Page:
Science Without Laws: Model Systems, Cases, Exemplary Narratives

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Angela N. H. Creager, Elizabeth Lunbeck, M. Norton Wise
Duke University Press, Sep 3, 2007 - Science - 287 pages
Physicists regularly invoke universal laws, such as those of motion and electromagnetism, to explain events. Biological and medical scientists have no such laws. How then do they acquire a reliable body of knowledge about biological organisms and human disease? One way is by repeatedly returning to, manipulating, observing, interpreting, and reinterpreting certain subjects—such as flies, mice, worms, or microbes—or, as they are known in biology, “model systems.” Across the natural and social sciences, other disciplinary fields have developed canonical examples that have played a role comparable to that of biology’s model systems, serving not only as points of reference and illustrations of general principles or values but also as sites of continued investigation and reinterpretation. The essays in this collection assess the scope and function of model objects in domains as diverse as biology, geology, and history, attending to differences between fields as well as to epistemological commonalities.

Contributors examine the role of the fruit fly Drosophila and nematode worms in biology, troops of baboons in primatology, box and digital simulations of the movement of the earth’s crust in geology, and meteorological models in climatology. They analyze the intensive study of the prisoner’s dilemma in game theory, ritual in anthropology, the individual case in psychoanalytic research, and Athenian democracy in political theory. The contributors illuminate the processes through which particular organisms, cases, materials, or narratives become foundational to their fields, and they examine how these foundational exemplars—from the fruit fly to Freud’s Dora—shape the knowledge produced within their disciplines.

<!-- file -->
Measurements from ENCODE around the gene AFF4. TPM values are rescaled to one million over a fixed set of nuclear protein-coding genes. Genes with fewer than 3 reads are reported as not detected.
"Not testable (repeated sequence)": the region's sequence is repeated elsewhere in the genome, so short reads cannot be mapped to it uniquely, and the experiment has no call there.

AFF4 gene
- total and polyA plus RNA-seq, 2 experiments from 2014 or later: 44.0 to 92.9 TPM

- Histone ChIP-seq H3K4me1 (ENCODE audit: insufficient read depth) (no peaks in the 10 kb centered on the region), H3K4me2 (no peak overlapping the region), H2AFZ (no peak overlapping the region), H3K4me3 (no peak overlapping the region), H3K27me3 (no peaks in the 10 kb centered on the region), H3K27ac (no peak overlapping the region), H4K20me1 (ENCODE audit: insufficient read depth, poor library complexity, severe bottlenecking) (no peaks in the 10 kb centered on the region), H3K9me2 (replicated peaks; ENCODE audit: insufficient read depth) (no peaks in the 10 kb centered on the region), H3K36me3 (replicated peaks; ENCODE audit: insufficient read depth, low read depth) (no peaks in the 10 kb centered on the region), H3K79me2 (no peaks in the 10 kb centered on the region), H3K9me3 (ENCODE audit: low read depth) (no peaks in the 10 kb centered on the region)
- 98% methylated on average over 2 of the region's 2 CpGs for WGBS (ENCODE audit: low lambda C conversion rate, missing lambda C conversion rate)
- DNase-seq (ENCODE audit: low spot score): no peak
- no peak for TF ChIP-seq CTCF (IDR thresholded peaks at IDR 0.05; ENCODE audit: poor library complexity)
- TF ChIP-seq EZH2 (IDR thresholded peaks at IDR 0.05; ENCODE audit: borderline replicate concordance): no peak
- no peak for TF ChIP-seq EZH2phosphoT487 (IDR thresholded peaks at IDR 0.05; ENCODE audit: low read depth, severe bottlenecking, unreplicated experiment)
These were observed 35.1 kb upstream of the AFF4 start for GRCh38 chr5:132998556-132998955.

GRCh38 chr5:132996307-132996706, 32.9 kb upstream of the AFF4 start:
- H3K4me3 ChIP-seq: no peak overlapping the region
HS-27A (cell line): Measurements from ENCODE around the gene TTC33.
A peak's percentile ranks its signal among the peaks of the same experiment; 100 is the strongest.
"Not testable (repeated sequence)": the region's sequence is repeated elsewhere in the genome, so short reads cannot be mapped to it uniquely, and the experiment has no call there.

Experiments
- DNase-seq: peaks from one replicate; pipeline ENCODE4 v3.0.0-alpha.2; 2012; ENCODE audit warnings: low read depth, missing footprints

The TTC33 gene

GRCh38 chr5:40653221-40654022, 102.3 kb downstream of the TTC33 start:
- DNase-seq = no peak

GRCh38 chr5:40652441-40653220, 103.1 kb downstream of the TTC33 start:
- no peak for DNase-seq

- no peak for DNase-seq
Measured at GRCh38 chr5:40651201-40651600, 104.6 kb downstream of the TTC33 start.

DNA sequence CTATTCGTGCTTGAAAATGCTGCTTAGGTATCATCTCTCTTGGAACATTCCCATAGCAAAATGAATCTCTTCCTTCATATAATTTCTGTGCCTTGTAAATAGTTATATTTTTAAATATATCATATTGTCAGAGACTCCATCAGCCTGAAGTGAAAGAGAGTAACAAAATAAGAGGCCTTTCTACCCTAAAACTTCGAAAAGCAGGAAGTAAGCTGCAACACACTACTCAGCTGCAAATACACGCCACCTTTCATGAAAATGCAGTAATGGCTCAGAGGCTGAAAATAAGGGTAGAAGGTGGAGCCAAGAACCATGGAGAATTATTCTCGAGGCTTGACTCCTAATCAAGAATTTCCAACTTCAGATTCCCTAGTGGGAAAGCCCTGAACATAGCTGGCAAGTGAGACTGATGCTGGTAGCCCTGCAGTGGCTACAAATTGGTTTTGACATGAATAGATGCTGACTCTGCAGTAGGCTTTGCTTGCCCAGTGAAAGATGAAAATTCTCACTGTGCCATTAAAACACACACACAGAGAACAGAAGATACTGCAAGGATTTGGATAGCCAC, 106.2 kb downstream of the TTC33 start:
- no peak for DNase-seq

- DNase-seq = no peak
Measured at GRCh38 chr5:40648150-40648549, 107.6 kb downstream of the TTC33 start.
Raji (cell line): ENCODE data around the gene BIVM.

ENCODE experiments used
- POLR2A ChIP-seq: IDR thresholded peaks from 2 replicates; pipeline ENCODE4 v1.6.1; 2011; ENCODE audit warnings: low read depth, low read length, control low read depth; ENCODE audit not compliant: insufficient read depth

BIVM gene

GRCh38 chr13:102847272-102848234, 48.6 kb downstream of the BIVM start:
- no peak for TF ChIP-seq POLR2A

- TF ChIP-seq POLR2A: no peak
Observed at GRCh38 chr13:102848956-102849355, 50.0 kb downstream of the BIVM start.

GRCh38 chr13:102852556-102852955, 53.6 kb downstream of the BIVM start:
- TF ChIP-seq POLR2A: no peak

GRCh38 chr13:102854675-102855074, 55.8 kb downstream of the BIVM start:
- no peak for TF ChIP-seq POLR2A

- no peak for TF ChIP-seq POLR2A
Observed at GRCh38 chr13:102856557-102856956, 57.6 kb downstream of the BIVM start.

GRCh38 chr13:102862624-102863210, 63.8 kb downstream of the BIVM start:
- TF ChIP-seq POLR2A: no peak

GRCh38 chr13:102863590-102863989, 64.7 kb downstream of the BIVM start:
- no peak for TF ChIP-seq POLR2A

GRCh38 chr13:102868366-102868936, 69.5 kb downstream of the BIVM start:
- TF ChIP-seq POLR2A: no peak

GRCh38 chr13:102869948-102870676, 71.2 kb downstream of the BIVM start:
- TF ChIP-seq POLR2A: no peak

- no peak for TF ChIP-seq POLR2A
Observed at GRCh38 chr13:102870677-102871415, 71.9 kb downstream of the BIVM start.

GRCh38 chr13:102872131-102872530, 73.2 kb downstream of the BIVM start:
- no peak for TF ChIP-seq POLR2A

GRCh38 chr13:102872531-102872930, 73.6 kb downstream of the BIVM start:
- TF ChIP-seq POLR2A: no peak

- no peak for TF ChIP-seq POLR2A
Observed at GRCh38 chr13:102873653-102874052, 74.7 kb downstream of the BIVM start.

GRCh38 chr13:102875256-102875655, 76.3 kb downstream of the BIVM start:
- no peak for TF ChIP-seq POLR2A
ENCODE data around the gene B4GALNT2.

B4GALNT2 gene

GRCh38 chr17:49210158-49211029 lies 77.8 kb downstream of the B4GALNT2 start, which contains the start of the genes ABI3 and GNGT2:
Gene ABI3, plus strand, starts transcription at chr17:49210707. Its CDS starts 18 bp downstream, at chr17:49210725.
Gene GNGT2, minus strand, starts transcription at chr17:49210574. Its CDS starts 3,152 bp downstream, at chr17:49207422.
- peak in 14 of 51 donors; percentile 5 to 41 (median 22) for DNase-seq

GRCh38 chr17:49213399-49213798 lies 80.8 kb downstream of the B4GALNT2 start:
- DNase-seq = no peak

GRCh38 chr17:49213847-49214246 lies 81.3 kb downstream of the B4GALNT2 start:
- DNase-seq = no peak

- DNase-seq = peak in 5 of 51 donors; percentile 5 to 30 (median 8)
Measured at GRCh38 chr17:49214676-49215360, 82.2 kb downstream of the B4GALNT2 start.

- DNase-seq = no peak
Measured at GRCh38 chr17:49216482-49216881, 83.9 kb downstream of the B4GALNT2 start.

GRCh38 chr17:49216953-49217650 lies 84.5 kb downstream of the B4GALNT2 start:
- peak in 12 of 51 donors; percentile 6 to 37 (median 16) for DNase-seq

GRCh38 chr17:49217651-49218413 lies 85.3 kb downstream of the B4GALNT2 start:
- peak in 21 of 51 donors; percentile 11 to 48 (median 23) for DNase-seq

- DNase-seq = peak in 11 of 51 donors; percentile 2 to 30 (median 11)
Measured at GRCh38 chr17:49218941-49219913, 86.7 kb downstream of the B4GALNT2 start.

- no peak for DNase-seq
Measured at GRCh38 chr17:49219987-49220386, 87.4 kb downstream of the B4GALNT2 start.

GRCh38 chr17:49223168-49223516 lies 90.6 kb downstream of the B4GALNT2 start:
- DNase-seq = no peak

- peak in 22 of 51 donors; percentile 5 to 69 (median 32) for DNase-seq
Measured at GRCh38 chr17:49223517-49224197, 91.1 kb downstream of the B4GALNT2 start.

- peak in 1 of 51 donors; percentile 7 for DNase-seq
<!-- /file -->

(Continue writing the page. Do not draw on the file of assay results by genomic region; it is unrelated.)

Contributors
Rachel A. Ankeny
Angela N. H. Creager
Amy Dahan Dalmedico
John Forrester
Clifford Geertz
Carlo Ginzburg
E. Jane Albert Hubbard
Elizabeth Lunbeck
Mary S. Morgan
Josiah Ober
Naomi Oreskes
Susan Sperling
Marcel Weber
M. Norton Wise

 

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Contents

Introduction
1
The Molecularization of Drosophila
23
Model Organisms as CaseBased Reasoning
46
Model Organisms as Powerful Tools for Biomedical Research
59
Baboon Behavior as a Model System in the Postwar Period
73
Changing Meanings and Ambitions of Models in Geology
93
Historical Epistemological Anthropological and Political Aspects
125
Model Situation? Exemplary Narrative?
157
Voyeurism Ethics and Epistemology in Robert Stollers Sexual Excitement
189
Rituals as Model Systems
212
History and the Project of Political Theory
225
An Experiment in Microhistory
243
Reflections on Exemplary Narratives Cases and Model Organisms
264
Contributors
275
Index
279
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About the author (2007)

Angela N. H. Creager is Professor of History at Princeton University. She is the author of The Life of a Virus: Tobacco Mosaic Virus as an Experimental Model, 1930-1965.

Elizabeth Lunbeck is the Nelson Tyrone Jr. Professor of American History at Vanderbilt University. Her books include The Psychiatric Persuasion: Knowledge, Gender, and Power in Modern America.

M. Norton Wise is Professor of History and Co-Director of the Center for Society and Genetics at the University of California, Los Angeles. He is the editor of Growing Explanations: Historical Perspectives on Recent Science, also published by Duke University Press.

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